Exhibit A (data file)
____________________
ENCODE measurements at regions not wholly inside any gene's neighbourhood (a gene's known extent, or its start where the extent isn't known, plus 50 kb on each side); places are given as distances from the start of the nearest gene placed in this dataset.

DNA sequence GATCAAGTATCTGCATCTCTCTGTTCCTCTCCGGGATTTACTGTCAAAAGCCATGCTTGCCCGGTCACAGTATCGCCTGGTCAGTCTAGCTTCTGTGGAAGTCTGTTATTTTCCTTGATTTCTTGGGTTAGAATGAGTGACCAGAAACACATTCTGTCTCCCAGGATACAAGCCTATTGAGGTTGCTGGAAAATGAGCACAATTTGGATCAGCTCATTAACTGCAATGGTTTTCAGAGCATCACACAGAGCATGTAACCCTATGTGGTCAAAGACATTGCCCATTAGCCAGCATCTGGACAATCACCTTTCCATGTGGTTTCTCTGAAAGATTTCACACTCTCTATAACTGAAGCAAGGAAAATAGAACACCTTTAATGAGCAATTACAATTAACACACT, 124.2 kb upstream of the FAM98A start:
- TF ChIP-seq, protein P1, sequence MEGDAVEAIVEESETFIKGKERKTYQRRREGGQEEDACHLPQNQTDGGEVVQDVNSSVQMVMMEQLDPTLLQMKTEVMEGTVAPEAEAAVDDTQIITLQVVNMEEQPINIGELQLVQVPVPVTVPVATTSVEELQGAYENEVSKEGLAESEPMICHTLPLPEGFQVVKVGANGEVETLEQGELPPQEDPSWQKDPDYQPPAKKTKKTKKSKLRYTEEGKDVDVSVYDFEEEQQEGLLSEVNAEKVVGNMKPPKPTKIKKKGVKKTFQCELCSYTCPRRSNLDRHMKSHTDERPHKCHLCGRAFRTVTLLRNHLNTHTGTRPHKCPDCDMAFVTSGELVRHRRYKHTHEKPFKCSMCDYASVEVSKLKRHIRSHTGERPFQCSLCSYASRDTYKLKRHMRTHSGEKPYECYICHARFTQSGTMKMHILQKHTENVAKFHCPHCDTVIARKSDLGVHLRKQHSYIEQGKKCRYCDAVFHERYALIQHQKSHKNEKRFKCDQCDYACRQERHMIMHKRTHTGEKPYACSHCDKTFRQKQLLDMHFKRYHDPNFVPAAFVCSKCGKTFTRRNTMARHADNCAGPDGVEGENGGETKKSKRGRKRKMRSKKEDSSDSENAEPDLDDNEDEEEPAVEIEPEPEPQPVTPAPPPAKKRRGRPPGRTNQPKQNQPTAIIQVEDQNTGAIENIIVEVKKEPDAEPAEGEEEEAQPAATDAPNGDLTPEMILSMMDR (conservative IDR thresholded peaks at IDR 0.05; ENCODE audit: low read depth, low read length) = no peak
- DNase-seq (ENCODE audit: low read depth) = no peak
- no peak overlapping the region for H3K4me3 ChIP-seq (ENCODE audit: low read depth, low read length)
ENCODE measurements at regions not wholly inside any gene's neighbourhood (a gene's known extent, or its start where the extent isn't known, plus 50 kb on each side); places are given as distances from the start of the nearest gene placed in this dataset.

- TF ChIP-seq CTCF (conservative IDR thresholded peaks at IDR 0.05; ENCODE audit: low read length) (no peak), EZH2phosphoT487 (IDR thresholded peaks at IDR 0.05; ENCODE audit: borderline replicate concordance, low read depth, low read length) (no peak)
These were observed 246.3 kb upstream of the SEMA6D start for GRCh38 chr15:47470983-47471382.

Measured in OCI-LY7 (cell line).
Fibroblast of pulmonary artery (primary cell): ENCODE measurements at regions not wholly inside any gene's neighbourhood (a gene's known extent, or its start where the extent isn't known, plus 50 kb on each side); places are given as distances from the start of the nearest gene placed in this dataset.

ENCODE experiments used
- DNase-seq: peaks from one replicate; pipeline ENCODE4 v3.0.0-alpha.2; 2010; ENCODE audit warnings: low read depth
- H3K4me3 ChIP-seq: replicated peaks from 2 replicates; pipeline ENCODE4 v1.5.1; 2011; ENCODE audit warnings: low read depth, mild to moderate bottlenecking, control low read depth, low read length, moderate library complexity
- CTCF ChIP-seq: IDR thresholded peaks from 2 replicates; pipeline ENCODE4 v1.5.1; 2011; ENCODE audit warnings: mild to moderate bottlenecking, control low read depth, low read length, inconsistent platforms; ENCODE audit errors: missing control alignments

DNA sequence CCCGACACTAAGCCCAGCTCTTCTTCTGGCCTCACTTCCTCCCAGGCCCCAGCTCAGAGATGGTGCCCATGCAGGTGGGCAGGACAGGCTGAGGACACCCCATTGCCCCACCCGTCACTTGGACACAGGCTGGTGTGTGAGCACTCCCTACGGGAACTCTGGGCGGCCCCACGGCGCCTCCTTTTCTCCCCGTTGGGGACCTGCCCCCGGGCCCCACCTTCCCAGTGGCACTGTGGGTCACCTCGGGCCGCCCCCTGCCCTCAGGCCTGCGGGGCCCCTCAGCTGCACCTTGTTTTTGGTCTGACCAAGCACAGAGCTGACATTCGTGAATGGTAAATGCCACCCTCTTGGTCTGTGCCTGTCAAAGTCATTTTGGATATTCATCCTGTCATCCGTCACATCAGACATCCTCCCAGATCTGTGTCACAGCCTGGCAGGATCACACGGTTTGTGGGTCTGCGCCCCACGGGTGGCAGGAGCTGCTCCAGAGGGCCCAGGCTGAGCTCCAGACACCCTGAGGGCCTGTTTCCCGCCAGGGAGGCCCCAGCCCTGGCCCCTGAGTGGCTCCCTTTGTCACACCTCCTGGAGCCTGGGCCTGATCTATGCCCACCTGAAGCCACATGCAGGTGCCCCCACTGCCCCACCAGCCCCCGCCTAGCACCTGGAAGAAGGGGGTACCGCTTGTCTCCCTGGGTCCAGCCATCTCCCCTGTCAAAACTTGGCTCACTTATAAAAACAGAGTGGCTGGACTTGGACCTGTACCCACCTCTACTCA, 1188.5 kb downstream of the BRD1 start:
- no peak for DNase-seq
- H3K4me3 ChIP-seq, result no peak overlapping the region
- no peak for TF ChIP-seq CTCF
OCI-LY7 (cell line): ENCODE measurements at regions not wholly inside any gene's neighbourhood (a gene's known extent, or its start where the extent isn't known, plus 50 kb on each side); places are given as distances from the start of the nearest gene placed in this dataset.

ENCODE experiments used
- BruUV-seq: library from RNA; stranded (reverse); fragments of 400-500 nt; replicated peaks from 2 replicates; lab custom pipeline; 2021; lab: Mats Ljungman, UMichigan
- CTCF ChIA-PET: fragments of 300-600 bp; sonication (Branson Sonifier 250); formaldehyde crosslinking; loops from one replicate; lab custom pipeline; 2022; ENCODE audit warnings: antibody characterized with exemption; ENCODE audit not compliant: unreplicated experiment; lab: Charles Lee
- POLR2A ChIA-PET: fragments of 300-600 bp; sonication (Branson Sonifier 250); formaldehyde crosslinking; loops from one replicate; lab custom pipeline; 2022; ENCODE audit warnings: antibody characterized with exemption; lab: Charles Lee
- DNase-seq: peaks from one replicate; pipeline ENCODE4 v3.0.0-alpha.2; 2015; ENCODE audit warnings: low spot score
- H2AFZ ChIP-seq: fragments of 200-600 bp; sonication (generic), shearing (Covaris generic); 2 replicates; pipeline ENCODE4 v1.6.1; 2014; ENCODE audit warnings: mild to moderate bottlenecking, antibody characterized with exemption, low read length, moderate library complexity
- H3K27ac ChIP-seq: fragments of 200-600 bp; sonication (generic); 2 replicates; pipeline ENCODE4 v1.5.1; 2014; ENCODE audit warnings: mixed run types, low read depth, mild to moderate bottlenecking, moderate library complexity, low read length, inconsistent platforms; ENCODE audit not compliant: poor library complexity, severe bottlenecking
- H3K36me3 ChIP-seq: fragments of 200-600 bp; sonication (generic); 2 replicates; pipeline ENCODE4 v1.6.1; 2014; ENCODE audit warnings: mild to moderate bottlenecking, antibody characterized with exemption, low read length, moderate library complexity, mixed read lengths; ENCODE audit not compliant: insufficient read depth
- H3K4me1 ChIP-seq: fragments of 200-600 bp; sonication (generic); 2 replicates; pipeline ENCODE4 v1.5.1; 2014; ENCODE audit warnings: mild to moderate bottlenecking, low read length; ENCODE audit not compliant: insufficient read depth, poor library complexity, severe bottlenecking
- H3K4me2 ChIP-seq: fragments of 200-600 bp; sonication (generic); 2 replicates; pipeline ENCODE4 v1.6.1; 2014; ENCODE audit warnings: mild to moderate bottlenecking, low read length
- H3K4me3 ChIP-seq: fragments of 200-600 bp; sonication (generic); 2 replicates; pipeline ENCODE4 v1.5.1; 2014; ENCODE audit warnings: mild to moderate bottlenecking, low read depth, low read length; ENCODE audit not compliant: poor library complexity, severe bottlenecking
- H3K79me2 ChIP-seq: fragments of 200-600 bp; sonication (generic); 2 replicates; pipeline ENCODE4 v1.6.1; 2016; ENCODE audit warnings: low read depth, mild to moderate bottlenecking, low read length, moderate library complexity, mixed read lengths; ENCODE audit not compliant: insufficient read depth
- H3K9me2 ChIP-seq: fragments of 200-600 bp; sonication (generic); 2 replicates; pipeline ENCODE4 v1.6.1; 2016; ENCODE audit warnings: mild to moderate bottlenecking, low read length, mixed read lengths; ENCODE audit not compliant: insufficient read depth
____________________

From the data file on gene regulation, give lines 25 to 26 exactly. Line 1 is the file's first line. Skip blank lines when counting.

- H2AFZ ChIP-seq: fragments of 200-600 bp; sonication (generic), shearing (Covaris generic); 2 replicates; pipeline ENCODE4 v1.6.1; 2014; ENCODE audit warnings: mild to moderate bottlenecking, antibody characterized with exemption, low read length, moderate library complexity
- H3K27ac ChIP-seq: fragments of 200-600 bp; sonication (generic); 2 replicates; pipeline ENCODE4 v1.5.1; 2014; ENCODE audit warnings: mixed run types, low read depth, mild to moderate bottlenecking, moderate library complexity, low read length, inconsistent platforms; ENCODE audit not compliant: poor library complexity, severe bottlenecking